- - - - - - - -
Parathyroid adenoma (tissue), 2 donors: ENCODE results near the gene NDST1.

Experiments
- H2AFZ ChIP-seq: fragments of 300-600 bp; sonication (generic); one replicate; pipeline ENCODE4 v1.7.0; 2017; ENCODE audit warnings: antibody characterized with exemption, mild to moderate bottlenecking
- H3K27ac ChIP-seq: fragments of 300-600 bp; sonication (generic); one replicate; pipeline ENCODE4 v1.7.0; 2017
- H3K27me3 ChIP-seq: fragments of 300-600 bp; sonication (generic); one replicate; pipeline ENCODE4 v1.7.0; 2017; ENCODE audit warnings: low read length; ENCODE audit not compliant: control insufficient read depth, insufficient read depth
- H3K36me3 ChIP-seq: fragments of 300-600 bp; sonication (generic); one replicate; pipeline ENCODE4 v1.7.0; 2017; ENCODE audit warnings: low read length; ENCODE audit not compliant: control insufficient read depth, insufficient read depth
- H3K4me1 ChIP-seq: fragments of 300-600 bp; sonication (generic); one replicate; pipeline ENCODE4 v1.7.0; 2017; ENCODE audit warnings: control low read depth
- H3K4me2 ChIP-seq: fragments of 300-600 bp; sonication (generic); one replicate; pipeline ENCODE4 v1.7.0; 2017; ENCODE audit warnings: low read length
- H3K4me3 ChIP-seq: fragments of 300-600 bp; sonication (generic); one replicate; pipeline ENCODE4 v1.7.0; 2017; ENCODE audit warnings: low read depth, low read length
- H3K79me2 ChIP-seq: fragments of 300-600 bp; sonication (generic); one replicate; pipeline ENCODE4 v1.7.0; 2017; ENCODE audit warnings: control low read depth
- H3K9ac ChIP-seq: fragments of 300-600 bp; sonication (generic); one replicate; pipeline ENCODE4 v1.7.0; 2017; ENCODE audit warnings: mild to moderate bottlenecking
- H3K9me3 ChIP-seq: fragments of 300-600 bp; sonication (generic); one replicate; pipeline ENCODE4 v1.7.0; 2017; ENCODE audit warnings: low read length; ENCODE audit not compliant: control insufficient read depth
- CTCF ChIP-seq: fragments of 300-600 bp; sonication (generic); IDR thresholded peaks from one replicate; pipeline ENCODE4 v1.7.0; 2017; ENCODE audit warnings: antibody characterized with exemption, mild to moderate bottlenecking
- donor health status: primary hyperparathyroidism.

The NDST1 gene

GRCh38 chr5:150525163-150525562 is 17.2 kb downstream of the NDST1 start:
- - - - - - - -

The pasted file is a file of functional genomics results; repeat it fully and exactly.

Parathyroid adenoma (tissue), 2 donors: ENCODE results near the gene NDST1.

Experiments
- H2AFZ ChIP-seq: fragments of 300-600 bp; sonication (generic); one replicate; pipeline ENCODE4 v1.7.0; 2017; ENCODE audit warnings: antibody characterized with exemption, mild to moderate bottlenecking
- H3K27ac ChIP-seq: fragments of 300-600 bp; sonication (generic); one replicate; pipeline ENCODE4 v1.7.0; 2017
- H3K27me3 ChIP-seq: fragments of 300-600 bp; sonication (generic); one replicate; pipeline ENCODE4 v1.7.0; 2017; ENCODE audit warnings: low read length; ENCODE audit not compliant: control insufficient read depth, insufficient read depth
- H3K36me3 ChIP-seq: fragments of 300-600 bp; sonication (generic); one replicate; pipeline ENCODE4 v1.7.0; 2017; ENCODE audit warnings: low read length; ENCODE audit not compliant: control insufficient read depth, insufficient read depth
- H3K4me1 ChIP-seq: fragments of 300-600 bp; sonication (generic); one replicate; pipeline ENCODE4 v1.7.0; 2017; ENCODE audit warnings: control low read depth
- H3K4me2 ChIP-seq: fragments of 300-600 bp; sonication (generic); one replicate; pipeline ENCODE4 v1.7.0; 2017; ENCODE audit warnings: low read length
- H3K4me3 ChIP-seq: fragments of 300-600 bp; sonication (generic); one replicate; pipeline ENCODE4 v1.7.0; 2017; ENCODE audit warnings: low read depth, low read length
- H3K79me2 ChIP-seq: fragments of 300-600 bp; sonication (generic); one replicate; pipeline ENCODE4 v1.7.0; 2017; ENCODE audit warnings: control low read depth
- H3K9ac ChIP-seq: fragments of 300-600 bp; sonication (generic); one replicate; pipeline ENCODE4 v1.7.0; 2017; ENCODE audit warnings: mild to moderate bottlenecking
- H3K9me3 ChIP-seq: fragments of 300-600 bp; sonication (generic); one replicate; pipeline ENCODE4 v1.7.0; 2017; ENCODE audit warnings: low read length; ENCODE audit not compliant: control insufficient read depth
- CTCF ChIP-seq: fragments of 300-600 bp; sonication (generic); IDR thresholded peaks from one replicate; pipeline ENCODE4 v1.7.0; 2017; ENCODE audit warnings: antibody characterized with exemption, mild to moderate bottlenecking
- donor health status: primary hyperparathyroidism.

The NDST1 gene

GRCh38 chr5:150525163-150525562 is 17.2 kb downstream of the NDST1 start: